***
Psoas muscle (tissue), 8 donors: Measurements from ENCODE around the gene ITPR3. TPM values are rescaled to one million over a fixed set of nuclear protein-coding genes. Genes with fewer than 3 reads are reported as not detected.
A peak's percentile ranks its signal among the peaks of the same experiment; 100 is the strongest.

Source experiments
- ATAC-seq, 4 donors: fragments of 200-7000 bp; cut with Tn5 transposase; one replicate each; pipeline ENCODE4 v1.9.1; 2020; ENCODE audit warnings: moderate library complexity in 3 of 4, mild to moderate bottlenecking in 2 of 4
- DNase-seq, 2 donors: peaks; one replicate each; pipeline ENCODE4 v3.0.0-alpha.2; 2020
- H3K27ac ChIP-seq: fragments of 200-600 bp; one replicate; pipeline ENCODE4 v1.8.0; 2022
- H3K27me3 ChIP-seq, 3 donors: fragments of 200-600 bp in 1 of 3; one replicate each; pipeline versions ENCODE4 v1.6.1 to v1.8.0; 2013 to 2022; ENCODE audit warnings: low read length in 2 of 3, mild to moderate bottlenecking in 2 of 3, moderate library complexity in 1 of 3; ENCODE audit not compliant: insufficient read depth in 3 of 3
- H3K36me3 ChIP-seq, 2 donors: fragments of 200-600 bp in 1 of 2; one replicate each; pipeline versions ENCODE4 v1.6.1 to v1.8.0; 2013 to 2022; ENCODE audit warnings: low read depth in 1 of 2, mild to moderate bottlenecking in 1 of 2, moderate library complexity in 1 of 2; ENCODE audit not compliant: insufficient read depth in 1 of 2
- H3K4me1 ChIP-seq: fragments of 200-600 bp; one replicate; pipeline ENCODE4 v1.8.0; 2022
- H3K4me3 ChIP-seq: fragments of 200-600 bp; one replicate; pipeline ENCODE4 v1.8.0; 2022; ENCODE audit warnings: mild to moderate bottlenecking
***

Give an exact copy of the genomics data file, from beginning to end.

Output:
Psoas muscle (tissue), 8 donors: Measurements from ENCODE around the gene ITPR3. TPM values are rescaled to one million over a fixed set of nuclear protein-coding genes. Genes with fewer than 3 reads are reported as not detected.
A peak's percentile ranks its signal among the peaks of the same experiment; 100 is the strongest.

Source experiments
- ATAC-seq, 4 donors: fragments of 200-7000 bp; cut with Tn5 transposase; one replicate each; pipeline ENCODE4 v1.9.1; 2020; ENCODE audit warnings: moderate library complexity in 3 of 4, mild to moderate bottlenecking in 2 of 4
- DNase-seq, 2 donors: peaks; one replicate each; pipeline ENCODE4 v3.0.0-alpha.2; 2020
- H3K27ac ChIP-seq: fragments of 200-600 bp; one replicate; pipeline ENCODE4 v1.8.0; 2022
- H3K27me3 ChIP-seq, 3 donors: fragments of 200-600 bp in 1 of 3; one replicate each; pipeline versions ENCODE4 v1.6.1 to v1.8.0; 2013 to 2022; ENCODE audit warnings: low read length in 2 of 3, mild to moderate bottlenecking in 2 of 3, moderate library complexity in 1 of 3; ENCODE audit not compliant: insufficient read depth in 3 of 3
- H3K36me3 ChIP-seq, 2 donors: fragments of 200-600 bp in 1 of 2; one replicate each; pipeline versions ENCODE4 v1.6.1 to v1.8.0; 2013 to 2022; ENCODE audit warnings: low read depth in 1 of 2, mild to moderate bottlenecking in 1 of 2, moderate library complexity in 1 of 2; ENCODE audit not compliant: insufficient read depth in 1 of 2
- H3K4me1 ChIP-seq: fragments of 200-600 bp; one replicate; pipeline ENCODE4 v1.8.0; 2022
- H3K4me3 ChIP-seq: fragments of 200-600 bp; one replicate; pipeline ENCODE4 v1.8.0; 2022; ENCODE audit warnings: mild to moderate bottlenecking